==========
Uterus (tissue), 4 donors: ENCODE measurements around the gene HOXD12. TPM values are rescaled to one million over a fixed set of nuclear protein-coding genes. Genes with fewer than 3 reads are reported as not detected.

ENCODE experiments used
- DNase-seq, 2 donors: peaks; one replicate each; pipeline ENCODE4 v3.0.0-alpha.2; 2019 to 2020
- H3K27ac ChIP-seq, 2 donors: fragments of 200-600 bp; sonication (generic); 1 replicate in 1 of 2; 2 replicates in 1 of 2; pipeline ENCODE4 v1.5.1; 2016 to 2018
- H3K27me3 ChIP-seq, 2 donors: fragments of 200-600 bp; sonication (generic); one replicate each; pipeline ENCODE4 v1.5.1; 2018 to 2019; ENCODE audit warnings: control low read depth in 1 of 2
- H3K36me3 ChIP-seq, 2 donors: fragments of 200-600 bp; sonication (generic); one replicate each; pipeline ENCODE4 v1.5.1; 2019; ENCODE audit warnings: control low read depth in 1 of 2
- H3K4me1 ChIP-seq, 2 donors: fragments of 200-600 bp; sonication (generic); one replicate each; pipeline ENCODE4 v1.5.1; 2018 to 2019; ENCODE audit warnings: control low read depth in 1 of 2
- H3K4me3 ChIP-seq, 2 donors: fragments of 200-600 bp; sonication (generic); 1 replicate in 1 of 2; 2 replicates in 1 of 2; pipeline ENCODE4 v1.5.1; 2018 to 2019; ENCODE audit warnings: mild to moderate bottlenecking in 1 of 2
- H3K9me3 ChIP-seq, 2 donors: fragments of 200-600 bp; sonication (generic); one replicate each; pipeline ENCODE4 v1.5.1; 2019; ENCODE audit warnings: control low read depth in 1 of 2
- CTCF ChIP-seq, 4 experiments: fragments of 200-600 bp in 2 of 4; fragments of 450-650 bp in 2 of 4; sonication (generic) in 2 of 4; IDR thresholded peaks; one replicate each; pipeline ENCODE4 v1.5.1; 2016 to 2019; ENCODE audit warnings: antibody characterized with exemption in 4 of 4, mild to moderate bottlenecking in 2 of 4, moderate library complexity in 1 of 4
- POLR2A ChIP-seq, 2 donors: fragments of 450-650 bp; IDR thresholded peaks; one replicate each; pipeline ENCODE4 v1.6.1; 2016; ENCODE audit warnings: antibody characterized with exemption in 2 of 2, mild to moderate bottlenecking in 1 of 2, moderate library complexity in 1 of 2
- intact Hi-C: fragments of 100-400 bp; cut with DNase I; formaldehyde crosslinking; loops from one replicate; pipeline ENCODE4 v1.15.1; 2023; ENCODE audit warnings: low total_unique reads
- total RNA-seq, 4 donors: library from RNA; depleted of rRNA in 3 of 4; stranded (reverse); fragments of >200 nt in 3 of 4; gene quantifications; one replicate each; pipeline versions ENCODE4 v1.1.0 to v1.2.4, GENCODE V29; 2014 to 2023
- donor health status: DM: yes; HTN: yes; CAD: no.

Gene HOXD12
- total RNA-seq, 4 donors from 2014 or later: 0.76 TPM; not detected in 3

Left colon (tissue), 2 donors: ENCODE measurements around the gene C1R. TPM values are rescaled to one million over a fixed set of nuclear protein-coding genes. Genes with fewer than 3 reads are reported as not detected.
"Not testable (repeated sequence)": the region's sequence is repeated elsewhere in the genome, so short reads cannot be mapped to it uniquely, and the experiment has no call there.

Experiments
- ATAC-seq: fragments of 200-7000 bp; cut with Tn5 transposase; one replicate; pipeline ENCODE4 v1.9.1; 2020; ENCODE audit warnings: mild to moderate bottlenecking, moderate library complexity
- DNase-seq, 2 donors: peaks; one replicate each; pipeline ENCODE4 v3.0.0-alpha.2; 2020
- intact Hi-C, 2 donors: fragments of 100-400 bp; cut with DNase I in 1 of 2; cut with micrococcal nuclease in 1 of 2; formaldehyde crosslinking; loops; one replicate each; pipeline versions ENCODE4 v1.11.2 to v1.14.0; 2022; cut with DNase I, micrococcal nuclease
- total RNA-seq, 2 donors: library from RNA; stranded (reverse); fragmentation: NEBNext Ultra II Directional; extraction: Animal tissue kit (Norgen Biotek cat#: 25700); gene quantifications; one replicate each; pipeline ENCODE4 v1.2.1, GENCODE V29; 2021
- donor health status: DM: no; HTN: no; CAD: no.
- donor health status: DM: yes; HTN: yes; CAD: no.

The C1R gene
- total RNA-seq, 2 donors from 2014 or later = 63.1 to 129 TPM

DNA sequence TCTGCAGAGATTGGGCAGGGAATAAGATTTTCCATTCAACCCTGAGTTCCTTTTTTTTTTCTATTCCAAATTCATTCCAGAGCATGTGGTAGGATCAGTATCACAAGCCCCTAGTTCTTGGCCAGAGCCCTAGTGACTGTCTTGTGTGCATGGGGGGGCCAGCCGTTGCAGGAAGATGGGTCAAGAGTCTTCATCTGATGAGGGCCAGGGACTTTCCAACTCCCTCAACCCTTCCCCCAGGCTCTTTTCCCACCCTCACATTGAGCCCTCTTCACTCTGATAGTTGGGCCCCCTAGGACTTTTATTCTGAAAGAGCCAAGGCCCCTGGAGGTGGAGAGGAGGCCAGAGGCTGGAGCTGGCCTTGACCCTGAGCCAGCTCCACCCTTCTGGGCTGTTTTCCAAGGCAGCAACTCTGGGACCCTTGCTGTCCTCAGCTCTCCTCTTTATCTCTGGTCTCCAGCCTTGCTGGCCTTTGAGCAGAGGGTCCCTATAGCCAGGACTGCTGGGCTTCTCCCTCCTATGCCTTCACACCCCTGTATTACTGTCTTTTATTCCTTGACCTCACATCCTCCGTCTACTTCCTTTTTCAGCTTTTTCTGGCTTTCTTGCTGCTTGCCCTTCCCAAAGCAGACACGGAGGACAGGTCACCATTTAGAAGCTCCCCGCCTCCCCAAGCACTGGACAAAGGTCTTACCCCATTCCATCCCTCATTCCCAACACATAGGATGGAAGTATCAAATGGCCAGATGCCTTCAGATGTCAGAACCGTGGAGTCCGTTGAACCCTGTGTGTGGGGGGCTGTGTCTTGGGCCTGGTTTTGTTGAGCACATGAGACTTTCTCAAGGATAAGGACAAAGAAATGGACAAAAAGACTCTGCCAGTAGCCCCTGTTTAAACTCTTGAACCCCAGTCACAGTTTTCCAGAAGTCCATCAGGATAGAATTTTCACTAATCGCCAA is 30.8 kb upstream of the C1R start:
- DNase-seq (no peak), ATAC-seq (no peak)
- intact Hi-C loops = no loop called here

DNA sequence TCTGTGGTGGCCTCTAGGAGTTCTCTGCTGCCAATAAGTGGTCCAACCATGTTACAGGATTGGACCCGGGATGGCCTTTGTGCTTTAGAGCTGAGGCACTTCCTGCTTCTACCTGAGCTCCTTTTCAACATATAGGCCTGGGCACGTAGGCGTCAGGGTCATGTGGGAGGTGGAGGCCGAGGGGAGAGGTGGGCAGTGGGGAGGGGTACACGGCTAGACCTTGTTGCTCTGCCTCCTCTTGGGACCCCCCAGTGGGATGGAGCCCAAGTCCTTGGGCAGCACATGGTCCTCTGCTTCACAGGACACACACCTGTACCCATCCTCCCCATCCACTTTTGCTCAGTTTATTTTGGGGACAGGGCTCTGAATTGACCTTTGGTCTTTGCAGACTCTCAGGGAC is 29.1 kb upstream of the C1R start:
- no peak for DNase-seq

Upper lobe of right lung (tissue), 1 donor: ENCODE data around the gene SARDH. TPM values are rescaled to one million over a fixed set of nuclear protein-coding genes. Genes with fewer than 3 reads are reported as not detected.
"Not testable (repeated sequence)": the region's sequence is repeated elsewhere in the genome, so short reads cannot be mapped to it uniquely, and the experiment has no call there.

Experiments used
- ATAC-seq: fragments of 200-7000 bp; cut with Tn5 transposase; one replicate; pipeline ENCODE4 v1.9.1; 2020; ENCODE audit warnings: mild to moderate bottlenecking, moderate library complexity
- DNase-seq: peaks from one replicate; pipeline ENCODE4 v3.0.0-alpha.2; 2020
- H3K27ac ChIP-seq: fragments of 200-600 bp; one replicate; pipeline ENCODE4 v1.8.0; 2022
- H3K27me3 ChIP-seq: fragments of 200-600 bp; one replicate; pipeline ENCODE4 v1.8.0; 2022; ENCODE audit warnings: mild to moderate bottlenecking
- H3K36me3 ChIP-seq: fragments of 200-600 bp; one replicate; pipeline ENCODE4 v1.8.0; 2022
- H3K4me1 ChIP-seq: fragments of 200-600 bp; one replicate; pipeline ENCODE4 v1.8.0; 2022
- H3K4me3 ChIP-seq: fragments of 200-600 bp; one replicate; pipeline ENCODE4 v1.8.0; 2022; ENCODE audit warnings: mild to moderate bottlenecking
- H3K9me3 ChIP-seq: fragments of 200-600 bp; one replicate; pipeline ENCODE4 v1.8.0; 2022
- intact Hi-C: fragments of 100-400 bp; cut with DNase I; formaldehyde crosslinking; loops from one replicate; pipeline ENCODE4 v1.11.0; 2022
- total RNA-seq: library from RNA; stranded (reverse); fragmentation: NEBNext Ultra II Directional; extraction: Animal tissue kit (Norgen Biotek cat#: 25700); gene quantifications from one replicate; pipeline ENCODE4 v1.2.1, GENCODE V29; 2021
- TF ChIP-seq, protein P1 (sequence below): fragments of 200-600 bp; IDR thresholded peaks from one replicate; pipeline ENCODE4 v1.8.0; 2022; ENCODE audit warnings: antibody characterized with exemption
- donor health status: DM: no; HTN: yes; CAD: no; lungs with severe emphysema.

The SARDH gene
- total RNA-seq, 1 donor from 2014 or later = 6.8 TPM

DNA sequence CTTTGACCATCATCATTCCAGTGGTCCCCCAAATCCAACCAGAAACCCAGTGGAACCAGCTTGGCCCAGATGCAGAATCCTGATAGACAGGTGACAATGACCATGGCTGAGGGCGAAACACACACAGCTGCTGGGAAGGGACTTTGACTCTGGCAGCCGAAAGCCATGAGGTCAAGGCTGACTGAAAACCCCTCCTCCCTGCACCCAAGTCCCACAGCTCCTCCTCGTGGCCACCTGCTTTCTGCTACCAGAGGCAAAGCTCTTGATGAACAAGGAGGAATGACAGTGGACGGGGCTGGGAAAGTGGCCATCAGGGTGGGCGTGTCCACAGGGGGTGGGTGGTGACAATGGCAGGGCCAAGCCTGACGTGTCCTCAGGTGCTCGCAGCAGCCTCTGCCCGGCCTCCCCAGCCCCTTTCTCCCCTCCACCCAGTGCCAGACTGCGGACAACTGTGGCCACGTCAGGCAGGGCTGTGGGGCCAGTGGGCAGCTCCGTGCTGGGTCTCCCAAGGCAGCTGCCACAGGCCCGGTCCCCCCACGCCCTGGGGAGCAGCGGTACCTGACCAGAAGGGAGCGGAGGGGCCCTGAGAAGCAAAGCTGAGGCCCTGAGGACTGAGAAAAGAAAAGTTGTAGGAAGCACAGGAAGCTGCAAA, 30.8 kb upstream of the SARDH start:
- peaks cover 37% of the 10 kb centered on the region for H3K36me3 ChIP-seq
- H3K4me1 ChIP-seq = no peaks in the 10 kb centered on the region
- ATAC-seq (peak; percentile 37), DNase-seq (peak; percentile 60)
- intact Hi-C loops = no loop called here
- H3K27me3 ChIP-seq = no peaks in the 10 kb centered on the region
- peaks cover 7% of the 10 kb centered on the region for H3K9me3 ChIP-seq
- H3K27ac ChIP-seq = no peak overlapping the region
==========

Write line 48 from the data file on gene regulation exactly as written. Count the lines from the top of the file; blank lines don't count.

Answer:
The SARDH gene